Image copyright AFP Image caption King Abdullah II is the third richest man in Jordan after his family
King Abdullah II of Jordan has a vast wealth. He has several palaces, an art collection, and a huge wealth of luxury vehicles.
He is the world’s third richest man, with a net worth of $14bn (£11.1bn), according to Forbes magazine.
He lives in a palatial palace with his sons and many of the other top members of his family.
In 2013 the US Senate placed limits on the amount of money they could be given for use at a public event, but they maintain homes in Washington DC and overseas.
In total, the king owns 111 homes.
Perched on a horse
The king was born in 1935 in a village in the Judaean province of Palestine. He was trained as a veterinarian and worked in Saudi Arabia.
He was educated at the Philadelphia University of Agriculture, where he met and married his future queen, Rania.
In 1981, he was drafted in to lead the new Jordanian government, nearly two years after the popular uprising in Lebanon.
Image copyright Reuters Image caption King Abdullah II’s luxurious Windsor Castle suite is apparently just one of his various residences
He made peace with his nation’s then enemies, the Palestine Liberation Organisation and Syria, and went on to serve as the only Arab leader to maintain full diplomatic relations with Israel.
The king is the only Christian king of a Middle Eastern country.
In 1990, he moved from Amman, the capital, to Windsor Castle in London. It is there that he installed his fleet of luxury cars.
His Mercedes Benz pictured here in Windsor has more than 40,000 miles (66,000km) on it and was completely redone in 2017. His other Mercedes and Rolls Royce are said to be in London.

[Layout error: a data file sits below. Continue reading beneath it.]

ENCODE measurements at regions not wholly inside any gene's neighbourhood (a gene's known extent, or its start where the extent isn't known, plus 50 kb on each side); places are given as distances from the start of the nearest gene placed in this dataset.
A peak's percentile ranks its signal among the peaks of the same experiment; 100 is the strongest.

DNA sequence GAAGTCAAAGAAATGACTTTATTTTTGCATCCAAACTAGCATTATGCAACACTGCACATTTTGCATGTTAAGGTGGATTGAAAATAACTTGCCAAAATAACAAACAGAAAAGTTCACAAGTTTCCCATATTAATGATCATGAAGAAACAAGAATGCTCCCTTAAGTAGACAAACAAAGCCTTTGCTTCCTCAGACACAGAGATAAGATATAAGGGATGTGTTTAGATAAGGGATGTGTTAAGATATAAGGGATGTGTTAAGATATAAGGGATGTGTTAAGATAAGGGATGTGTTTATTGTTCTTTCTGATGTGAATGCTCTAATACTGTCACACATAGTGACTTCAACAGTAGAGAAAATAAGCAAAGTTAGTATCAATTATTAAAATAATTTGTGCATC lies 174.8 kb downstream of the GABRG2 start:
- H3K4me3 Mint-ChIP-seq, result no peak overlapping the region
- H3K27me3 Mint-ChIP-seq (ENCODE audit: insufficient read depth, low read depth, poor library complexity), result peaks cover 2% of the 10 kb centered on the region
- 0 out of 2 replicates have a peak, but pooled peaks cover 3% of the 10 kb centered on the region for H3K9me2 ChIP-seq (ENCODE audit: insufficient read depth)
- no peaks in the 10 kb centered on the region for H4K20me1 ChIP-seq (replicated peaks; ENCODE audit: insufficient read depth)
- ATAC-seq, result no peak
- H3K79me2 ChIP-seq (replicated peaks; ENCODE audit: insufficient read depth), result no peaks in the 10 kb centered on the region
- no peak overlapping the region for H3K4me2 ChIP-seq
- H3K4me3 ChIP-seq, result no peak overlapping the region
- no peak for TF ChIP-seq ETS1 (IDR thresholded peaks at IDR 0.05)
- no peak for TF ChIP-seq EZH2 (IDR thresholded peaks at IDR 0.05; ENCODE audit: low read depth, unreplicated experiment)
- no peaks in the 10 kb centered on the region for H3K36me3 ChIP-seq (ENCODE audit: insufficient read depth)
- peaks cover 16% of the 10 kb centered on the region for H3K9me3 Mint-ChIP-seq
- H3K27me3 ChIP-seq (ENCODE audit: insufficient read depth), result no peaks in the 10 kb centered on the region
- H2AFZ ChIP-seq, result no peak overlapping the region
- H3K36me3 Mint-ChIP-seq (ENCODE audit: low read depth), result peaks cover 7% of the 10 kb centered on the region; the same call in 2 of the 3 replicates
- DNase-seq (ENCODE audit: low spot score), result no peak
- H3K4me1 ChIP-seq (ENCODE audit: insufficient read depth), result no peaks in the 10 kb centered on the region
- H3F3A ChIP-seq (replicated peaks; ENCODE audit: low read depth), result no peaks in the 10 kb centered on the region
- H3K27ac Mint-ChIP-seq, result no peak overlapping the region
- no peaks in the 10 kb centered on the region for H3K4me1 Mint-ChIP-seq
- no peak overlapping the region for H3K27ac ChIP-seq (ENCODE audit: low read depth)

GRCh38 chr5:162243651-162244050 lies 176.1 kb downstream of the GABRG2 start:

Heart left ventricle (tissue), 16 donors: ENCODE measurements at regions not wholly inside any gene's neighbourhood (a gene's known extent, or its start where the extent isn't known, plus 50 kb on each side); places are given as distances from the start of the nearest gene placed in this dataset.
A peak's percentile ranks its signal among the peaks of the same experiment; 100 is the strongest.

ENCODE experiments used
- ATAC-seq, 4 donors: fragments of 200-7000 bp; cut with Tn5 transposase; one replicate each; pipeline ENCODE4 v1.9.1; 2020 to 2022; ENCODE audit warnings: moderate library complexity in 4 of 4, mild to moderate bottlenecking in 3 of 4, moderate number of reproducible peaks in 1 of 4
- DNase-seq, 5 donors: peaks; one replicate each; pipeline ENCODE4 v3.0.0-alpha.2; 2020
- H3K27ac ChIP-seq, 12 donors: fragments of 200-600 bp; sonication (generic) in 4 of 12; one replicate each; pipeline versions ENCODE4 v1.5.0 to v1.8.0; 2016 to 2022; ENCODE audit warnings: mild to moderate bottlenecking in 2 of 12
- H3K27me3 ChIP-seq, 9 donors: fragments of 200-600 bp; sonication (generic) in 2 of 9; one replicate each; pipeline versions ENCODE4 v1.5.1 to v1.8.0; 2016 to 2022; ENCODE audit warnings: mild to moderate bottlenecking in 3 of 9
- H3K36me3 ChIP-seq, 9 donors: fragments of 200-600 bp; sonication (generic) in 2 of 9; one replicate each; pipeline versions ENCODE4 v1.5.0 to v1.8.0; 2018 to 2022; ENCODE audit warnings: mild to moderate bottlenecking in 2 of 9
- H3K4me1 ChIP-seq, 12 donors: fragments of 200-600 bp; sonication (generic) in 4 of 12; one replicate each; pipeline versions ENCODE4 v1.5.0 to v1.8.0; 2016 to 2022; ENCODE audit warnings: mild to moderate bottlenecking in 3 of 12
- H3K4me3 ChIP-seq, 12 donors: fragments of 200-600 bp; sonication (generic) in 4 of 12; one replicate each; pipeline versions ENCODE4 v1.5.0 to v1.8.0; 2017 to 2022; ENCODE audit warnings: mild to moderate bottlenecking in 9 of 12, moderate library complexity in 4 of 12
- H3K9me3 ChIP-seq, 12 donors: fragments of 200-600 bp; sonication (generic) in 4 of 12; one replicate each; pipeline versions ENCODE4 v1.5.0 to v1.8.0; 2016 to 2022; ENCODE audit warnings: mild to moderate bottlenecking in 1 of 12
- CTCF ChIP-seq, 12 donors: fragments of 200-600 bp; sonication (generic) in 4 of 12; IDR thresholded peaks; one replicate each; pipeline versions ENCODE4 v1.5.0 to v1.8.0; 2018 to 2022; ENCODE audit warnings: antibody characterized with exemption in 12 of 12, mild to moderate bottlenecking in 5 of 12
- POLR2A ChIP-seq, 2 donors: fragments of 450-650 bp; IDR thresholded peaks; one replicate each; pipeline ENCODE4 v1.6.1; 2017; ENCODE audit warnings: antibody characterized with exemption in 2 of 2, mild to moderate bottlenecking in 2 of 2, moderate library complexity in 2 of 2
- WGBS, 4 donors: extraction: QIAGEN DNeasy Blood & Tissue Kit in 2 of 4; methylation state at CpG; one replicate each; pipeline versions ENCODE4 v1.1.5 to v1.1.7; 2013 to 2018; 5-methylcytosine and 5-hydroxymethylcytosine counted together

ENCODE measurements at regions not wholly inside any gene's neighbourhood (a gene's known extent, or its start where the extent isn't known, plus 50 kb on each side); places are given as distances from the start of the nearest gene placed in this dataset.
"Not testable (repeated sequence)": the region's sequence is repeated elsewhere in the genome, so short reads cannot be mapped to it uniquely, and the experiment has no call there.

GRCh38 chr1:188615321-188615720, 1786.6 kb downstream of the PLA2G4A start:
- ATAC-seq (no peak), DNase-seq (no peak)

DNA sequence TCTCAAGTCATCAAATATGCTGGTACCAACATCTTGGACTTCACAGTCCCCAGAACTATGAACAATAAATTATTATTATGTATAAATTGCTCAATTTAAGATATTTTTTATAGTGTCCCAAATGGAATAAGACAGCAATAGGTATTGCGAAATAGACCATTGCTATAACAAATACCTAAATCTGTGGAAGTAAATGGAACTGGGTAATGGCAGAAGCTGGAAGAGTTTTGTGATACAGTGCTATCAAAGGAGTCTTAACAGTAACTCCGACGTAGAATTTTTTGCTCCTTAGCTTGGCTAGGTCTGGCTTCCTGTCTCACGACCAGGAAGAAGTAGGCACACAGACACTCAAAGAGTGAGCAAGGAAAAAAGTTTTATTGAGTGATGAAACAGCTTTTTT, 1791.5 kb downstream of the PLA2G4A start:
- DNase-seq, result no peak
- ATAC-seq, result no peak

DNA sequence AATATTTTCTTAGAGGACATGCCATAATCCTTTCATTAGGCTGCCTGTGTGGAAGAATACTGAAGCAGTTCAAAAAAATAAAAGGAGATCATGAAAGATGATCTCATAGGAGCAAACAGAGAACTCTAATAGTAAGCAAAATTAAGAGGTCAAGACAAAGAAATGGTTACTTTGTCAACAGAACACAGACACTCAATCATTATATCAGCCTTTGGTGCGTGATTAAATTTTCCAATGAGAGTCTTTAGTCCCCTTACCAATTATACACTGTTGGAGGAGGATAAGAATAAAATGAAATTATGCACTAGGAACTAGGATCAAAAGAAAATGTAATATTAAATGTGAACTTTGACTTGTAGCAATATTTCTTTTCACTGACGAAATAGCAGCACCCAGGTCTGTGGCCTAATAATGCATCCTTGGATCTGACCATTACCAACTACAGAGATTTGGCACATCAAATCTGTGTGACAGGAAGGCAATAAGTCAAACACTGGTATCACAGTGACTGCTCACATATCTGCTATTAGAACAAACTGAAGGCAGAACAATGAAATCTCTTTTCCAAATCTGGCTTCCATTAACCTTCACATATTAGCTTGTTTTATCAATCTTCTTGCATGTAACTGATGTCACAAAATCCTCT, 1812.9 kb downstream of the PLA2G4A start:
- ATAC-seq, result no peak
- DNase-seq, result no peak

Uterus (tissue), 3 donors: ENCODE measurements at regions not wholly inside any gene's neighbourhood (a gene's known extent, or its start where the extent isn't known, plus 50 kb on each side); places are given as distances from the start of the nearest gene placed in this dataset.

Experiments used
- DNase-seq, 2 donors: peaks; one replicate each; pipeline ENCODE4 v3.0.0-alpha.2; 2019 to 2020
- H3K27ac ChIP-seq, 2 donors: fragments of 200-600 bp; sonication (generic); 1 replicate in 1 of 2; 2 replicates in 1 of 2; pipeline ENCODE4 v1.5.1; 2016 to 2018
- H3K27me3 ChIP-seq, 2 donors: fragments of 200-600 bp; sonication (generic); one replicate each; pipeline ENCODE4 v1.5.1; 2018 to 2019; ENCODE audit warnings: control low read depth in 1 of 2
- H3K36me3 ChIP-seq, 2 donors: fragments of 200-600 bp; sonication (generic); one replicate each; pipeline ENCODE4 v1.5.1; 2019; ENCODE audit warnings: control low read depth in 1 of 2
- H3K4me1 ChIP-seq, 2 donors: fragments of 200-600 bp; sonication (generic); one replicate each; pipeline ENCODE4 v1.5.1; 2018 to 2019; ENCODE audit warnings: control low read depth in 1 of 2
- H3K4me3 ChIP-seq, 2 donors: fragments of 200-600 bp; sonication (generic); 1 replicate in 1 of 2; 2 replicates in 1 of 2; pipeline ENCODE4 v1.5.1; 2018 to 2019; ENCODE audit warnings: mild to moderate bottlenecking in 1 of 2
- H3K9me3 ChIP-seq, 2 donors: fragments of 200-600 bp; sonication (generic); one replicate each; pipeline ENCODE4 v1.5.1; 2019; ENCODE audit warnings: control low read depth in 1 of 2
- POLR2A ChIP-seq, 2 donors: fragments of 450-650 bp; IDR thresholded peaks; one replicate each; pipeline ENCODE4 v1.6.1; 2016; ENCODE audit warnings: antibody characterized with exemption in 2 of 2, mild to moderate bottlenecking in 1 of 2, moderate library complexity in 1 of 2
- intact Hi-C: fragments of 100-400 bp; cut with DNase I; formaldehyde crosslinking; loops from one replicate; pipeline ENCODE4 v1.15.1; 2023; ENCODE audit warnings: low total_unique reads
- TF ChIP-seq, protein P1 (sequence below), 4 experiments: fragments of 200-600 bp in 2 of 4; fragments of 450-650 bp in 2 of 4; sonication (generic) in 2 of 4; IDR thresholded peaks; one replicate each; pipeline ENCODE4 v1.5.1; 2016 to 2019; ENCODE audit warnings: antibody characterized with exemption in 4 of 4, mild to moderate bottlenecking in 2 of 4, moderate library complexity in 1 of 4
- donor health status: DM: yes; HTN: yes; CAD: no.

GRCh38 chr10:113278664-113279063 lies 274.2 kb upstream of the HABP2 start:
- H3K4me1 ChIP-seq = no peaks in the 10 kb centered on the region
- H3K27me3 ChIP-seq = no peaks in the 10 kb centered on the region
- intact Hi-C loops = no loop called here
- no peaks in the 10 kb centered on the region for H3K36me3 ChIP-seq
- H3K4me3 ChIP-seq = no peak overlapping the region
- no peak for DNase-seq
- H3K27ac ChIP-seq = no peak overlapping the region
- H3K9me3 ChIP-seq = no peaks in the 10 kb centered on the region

Image copyright GETTY Image caption King Abdullah II used Windsor Castle to meet with his US visitors during the George W Bush administration
The mansion in Windsor Castle, where he spends most of his time with his wife, is one of three palaces the king owns. The others are in Amman, and near Damascus.
The Windsor mansion has no power or plumbing, but it does have eight dining rooms, a theatre, a terrace and can accommodate several hundred people for parties.
Today, the palace is visited by diplomats and heads of states and which has the added advantage of being free from traffic.
For a monarch like the king, such amenities must come at a high price.
In 2016, the leaked bank records showed he owned properties in London, Paris, Geneva, Beirut, New York, and Tel Aviv, where his family founded a brand of luxury goods outlets.
Image copyright Getty Images Image caption Each room is decorated with plenty of marble, gold leaf and mirrors.
He bought his palaces using state funds. The state owns the minaret used in the palace at Windsor Castle and rents it out to raise funds for his upkeep.
At least five members of his family own palaces in Amman and in London.
Video caption The palace at Windsor Castle is six times larger than the King Abdullah II palace in Amman
The royals are often criticised for not living simply. Their heavily wood-panelled palaces boast 14-ft (4m) ceilings and expensive works of art.
Though the royals are not allowed to sell their homes at a profit, they have been reported to own assets that could provide a multi-million-dollar sum.
Photos of the opulent Bahaa Palace in Saudi Arabia show it as a sight to behold, with the king and his family enjoying fine food, fine wine and luxury cars.
Image copyright AFP Image caption Billionaire Crown Prince Mohammed bin Salman has built palaces for himself, his father and members of the royal family
In December last year,